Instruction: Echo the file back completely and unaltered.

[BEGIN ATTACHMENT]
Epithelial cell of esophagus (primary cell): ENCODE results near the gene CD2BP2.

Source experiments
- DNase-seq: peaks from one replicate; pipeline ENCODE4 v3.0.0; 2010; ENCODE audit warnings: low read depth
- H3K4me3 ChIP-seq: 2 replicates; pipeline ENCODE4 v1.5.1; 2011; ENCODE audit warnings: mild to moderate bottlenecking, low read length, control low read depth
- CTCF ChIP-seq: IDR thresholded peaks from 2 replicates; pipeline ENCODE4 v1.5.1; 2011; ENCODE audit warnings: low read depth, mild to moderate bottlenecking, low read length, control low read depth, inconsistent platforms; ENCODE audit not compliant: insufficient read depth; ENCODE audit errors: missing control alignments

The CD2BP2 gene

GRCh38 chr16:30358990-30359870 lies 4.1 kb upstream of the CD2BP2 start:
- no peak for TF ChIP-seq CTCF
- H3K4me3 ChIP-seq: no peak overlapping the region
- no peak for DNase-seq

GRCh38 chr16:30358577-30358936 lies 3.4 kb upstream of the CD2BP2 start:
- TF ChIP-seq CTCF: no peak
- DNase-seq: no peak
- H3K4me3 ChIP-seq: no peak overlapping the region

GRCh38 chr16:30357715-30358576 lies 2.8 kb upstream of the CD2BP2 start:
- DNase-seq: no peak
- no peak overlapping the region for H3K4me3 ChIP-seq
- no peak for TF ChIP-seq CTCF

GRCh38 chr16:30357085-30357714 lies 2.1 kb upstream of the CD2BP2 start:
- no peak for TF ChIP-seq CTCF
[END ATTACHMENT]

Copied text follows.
Epithelial cell of esophagus (primary cell): ENCODE results near the gene CD2BP2.

Source experiments
- DNase-seq: peaks from one replicate; pipeline ENCODE4 v3.0.0; 2010; ENCODE audit warnings: low read depth
- H3K4me3 ChIP-seq: 2 replicates; pipeline ENCODE4 v1.5.1; 2011; ENCODE audit warnings: mild to moderate bottlenecking, low read length, control low read depth
- CTCF ChIP-seq: IDR thresholded peaks from 2 replicates; pipeline ENCODE4 v1.5.1; 2011; ENCODE audit warnings: low read depth, mild to moderate bottlenecking, low read length, control low read depth, inconsistent platforms; ENCODE audit not compliant: insufficient read depth; ENCODE audit errors: missing control alignments

The CD2BP2 gene

GRCh38 chr16:30358990-30359870 lies 4.1 kb upstream of the CD2BP2 start:
- no peak for TF ChIP-seq CTCF
- H3K4me3 ChIP-seq: no peak overlapping the region
- no peak for DNase-seq

GRCh38 chr16:30358577-30358936 lies 3.4 kb upstream of the CD2BP2 start:
- TF ChIP-seq CTCF: no peak
- DNase-seq: no peak
- H3K4me3 ChIP-seq: no peak overlapping the region

GRCh38 chr16:30357715-30358576 lies 2.8 kb upstream of the CD2BP2 start:
- DNase-seq: no peak
- no peak overlapping the region for H3K4me3 ChIP-seq
- no peak for TF ChIP-seq CTCF

GRCh38 chr16:30357085-30357714 lies 2.1 kb upstream of the CD2BP2 start:
- no peak for TF ChIP-seq CTCF